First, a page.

1840-1902. A major American political cartoonist
of the 19th Century
The man who invented, or at least popularized, the animal symbols for the two
political parties - the elephant
, representing the Republican
, and the donkey
, representing the Democrats
also devised the modern version of Uncle Sam
, and of Santa Claus
, with an illustration inspired by Clement Moore
's "A Visit from St. Nicholas" ('twas the night before Christmas...
). He'd made his name with his cartoons
in Harper's Weekly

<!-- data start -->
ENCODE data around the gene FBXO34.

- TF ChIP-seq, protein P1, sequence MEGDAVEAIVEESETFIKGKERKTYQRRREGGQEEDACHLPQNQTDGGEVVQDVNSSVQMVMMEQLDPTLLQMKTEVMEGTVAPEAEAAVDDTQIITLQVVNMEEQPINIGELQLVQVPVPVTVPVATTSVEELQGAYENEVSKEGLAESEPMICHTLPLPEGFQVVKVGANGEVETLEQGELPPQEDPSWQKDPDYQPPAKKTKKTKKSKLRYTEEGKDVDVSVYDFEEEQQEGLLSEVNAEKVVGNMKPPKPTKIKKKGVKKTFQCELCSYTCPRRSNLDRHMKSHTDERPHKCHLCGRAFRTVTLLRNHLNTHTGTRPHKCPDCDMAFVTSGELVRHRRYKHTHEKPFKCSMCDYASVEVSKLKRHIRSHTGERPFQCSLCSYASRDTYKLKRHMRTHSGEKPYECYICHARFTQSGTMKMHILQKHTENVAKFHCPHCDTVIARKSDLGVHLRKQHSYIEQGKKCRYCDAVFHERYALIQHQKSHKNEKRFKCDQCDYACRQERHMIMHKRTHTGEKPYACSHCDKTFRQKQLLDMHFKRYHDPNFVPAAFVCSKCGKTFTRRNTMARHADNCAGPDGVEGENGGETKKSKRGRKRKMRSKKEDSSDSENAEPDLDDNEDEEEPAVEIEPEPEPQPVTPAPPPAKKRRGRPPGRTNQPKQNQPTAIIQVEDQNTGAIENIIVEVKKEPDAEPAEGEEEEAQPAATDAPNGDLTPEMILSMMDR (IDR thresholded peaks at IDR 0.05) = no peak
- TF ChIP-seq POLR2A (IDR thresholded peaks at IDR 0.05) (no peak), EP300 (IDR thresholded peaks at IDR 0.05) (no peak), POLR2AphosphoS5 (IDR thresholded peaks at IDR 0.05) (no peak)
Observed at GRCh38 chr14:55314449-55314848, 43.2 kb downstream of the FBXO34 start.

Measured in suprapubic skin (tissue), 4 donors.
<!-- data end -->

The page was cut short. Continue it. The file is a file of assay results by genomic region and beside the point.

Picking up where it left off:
, but his stubborn independence of the publisher's editorial
stances eventually led to his ouster in 1888. His friend Theodore Roosevelt
, at a time when the formerly high-living Nast was broke, gave him a diplomat
's gig in Ecuador
, where he contracted yellow fever and died, shortly into his stint.
Nast is probably most famous for his long, and eventually successful, battle against William Marcy Tweed's Tammany Hall political machine in New York City. His cartoons regularly savaged Boss
Tweed's corrupt administration -- in an age when English-language literacy
wasn't as widespread as it is today, Nast could paint a thousand words about
the ills of Tammany rule. When Tweed tried to flee to Spain, to escape
prosecution, one of Nast's cartoons even served as an ad hoc wanted poster for
the Spanish authorities.